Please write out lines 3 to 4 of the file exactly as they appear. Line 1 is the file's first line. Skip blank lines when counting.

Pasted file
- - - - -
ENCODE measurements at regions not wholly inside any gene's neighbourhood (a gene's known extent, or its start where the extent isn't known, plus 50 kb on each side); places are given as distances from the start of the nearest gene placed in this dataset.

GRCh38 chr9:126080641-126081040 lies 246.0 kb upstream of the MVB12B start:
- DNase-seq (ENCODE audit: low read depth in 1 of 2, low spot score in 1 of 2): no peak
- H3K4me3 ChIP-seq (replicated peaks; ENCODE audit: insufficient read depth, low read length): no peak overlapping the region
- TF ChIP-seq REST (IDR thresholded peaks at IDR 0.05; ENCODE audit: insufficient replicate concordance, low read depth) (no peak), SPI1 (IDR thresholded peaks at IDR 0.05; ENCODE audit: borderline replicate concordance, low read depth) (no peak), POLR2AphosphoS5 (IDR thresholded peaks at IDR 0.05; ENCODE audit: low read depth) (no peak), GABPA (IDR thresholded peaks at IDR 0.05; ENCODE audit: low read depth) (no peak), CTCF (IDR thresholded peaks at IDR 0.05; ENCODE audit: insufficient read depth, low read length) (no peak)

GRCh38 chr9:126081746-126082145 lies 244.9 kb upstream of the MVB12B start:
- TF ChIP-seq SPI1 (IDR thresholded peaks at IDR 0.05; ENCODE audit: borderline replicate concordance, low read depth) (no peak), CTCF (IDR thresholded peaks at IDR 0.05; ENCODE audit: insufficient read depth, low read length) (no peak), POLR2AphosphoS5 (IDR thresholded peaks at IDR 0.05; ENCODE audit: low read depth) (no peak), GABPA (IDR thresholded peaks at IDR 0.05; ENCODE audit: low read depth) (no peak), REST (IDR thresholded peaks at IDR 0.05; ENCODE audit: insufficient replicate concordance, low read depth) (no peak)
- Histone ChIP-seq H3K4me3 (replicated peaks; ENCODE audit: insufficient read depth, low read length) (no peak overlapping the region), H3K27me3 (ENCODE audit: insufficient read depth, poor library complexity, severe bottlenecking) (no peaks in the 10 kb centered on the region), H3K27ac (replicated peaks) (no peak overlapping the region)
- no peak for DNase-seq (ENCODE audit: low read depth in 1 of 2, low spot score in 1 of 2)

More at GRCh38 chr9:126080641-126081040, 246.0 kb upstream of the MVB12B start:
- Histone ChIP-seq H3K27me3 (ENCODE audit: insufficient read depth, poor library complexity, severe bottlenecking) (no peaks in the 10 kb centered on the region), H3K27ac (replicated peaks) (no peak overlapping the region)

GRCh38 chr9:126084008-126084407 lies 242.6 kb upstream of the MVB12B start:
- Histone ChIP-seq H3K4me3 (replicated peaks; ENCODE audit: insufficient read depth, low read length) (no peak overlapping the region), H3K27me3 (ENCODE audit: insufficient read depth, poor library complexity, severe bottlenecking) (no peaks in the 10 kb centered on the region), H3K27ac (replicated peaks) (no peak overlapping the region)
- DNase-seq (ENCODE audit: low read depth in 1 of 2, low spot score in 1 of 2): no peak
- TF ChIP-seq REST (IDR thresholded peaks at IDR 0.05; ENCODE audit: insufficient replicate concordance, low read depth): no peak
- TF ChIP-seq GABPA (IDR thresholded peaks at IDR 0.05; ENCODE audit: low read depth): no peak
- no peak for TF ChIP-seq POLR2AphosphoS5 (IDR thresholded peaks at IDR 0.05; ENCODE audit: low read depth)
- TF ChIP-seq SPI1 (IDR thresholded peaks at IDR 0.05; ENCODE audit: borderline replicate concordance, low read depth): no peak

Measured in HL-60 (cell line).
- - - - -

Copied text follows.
- DNase-seq (ENCODE audit: low read depth in 1 of 2, low spot score in 1 of 2): no peak
- H3K4me3 ChIP-seq (replicated peaks; ENCODE audit: insufficient read depth, low read length): no peak overlapping the region